While it is certainly possible to pursue multiple goals in the same meeting – and thus use multiple modes – there are cases where it makes more sense to narrow the goals of any particular meeting. What is most important is that the meeting designer and convener push themselves to clarify their objectives. For the sake of this discussion, I will focus on a meeting that is designed to focus on building empathy between white civilians and civilians of color.  Thus, the examples provided will assume that police officers are not present in the meeting. The general approach to meeting design has been useful when police have been present.

Core Dialogue Model

My approach to designing meeting reflects some concepts about meeting design that come from the book entitled The Little Book of Dialogue for Difficult Subjects (Schirch, Campt 2007). This book posits that effective dialogues often include four phases that often occur in the following order:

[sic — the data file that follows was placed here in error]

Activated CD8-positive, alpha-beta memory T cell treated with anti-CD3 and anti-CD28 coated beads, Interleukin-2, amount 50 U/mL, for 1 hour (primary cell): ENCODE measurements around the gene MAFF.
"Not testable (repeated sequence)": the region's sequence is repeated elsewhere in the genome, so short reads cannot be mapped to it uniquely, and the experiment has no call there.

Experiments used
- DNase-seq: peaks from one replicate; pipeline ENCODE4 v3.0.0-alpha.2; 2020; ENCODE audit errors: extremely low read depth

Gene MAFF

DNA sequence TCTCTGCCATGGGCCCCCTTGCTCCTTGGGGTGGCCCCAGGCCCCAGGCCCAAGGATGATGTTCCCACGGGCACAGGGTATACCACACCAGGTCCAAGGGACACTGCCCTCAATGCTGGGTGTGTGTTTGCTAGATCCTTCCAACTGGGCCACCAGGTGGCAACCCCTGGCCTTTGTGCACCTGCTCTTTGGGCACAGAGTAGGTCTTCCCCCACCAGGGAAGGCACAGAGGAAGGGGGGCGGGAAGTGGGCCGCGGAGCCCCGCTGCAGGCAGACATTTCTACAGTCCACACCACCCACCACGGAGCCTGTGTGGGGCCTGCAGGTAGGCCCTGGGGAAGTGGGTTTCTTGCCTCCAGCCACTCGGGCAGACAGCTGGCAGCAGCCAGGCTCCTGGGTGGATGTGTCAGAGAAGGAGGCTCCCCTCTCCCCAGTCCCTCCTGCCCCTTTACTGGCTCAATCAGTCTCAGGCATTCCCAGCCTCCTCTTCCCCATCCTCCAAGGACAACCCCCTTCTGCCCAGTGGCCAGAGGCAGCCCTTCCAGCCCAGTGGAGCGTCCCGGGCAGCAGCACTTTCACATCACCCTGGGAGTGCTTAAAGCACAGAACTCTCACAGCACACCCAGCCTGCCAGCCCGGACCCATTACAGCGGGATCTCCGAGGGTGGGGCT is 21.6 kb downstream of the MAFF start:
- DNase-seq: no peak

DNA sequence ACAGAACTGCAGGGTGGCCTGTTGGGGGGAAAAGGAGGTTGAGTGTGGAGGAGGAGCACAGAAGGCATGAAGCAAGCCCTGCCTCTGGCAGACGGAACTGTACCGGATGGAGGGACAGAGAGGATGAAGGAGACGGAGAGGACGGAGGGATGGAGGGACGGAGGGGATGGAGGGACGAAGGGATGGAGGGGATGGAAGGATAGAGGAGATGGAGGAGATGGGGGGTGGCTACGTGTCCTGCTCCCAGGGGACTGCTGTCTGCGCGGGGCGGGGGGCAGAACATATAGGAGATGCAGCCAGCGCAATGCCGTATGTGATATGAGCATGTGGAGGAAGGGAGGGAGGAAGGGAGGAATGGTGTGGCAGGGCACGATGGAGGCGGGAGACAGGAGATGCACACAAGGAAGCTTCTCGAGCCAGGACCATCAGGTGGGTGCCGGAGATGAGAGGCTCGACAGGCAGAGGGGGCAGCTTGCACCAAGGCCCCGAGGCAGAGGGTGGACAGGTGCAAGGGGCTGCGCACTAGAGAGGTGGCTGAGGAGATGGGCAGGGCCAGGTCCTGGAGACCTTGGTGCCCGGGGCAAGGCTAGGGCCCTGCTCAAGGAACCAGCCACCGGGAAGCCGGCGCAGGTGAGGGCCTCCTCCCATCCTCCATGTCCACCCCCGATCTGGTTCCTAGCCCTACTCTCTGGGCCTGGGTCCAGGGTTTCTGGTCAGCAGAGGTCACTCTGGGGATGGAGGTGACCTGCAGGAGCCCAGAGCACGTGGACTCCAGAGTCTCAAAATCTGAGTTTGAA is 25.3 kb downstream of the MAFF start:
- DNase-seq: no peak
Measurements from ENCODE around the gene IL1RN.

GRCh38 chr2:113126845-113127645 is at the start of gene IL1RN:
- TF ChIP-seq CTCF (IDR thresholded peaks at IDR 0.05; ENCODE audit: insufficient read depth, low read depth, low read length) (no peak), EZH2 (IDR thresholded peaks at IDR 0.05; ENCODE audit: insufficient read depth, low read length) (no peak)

Phase 1: Establishing the participants’ common intention

Phase 2:  Exploring participant’s similar and different experiences

Phase 3:  Probing the reasons why people’s experiences are similar and different

Phase 4:  Examining what, if anything, might the participants agree needs to be done

Let’s look at how a meeting designer/facilitator might plan for a meeting using this framework.

Phase 1: Establish common intention

Primary design objective: helping people see that others’ motivations are positive and potentially compatible with their own.

The core challenge is the formulate a question about intention that helps each person connect with what feels like a core motivation for them, and do so in a way that will likely produce a sense of compatibility and alignment with others. A simple formulation of such a question might be: